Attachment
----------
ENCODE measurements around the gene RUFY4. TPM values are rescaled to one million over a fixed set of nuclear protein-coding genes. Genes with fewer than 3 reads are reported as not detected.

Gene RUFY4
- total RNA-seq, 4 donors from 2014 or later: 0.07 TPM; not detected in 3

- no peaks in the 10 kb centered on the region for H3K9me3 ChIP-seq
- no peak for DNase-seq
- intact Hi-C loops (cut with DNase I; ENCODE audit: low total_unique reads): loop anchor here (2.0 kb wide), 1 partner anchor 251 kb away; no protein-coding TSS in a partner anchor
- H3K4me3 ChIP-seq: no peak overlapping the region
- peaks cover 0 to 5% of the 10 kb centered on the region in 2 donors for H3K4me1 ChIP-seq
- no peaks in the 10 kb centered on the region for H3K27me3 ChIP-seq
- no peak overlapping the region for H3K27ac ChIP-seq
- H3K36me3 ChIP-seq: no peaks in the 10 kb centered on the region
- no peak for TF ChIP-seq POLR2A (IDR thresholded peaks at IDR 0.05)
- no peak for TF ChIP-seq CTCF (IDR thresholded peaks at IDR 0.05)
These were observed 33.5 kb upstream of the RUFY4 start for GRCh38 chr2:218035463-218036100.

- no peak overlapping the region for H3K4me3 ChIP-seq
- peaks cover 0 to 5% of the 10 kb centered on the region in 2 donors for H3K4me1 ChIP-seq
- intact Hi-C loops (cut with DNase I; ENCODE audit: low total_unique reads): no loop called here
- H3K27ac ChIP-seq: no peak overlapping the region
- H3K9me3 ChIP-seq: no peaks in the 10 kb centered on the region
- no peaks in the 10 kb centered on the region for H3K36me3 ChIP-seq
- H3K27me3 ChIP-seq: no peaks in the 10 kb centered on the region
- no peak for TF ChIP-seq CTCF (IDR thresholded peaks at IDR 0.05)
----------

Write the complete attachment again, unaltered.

ENCODE measurements around the gene RUFY4. TPM values are rescaled to one million over a fixed set of nuclear protein-coding genes. Genes with fewer than 3 reads are reported as not detected.

Gene RUFY4
- total RNA-seq, 4 donors from 2014 or later: 0.07 TPM; not detected in 3

- no peaks in the 10 kb centered on the region for H3K9me3 ChIP-seq
- no peak for DNase-seq
- intact Hi-C loops (cut with DNase I; ENCODE audit: low total_unique reads): loop anchor here (2.0 kb wide), 1 partner anchor 251 kb away; no protein-coding TSS in a partner anchor
- H3K4me3 ChIP-seq: no peak overlapping the region
- peaks cover 0 to 5% of the 10 kb centered on the region in 2 donors for H3K4me1 ChIP-seq
- no peaks in the 10 kb centered on the region for H3K27me3 ChIP-seq
- no peak overlapping the region for H3K27ac ChIP-seq
- H3K36me3 ChIP-seq: no peaks in the 10 kb centered on the region
- no peak for TF ChIP-seq POLR2A (IDR thresholded peaks at IDR 0.05)
- no peak for TF ChIP-seq CTCF (IDR thresholded peaks at IDR 0.05)
These were observed 33.5 kb upstream of the RUFY4 start for GRCh38 chr2:218035463-218036100.

- no peak overlapping the region for H3K4me3 ChIP-seq
- peaks cover 0 to 5% of the 10 kb centered on the region in 2 donors for H3K4me1 ChIP-seq
- intact Hi-C loops (cut with DNase I; ENCODE audit: low total_unique reads): no loop called here
- H3K27ac ChIP-seq: no peak overlapping the region
- H3K9me3 ChIP-seq: no peaks in the 10 kb centered on the region
- no peaks in the 10 kb centered on the region for H3K36me3 ChIP-seq
- H3K27me3 ChIP-seq: no peaks in the 10 kb centered on the region
- no peak for TF ChIP-seq CTCF (IDR thresholded peaks at IDR 0.05)